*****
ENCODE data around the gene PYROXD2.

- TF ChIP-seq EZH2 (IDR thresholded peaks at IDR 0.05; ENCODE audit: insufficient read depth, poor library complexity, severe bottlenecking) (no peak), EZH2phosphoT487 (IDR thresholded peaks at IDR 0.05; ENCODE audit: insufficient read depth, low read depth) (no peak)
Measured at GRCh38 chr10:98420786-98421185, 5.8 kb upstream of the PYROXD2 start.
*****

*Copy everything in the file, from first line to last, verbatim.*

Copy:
ENCODE data around the gene PYROXD2.

- TF ChIP-seq EZH2 (IDR thresholded peaks at IDR 0.05; ENCODE audit: insufficient read depth, poor library complexity, severe bottlenecking) (no peak), EZH2phosphoT487 (IDR thresholded peaks at IDR 0.05; ENCODE audit: insufficient read depth, low read depth) (no peak)
Measured at GRCh38 chr10:98420786-98421185, 5.8 kb upstream of the PYROXD2 start.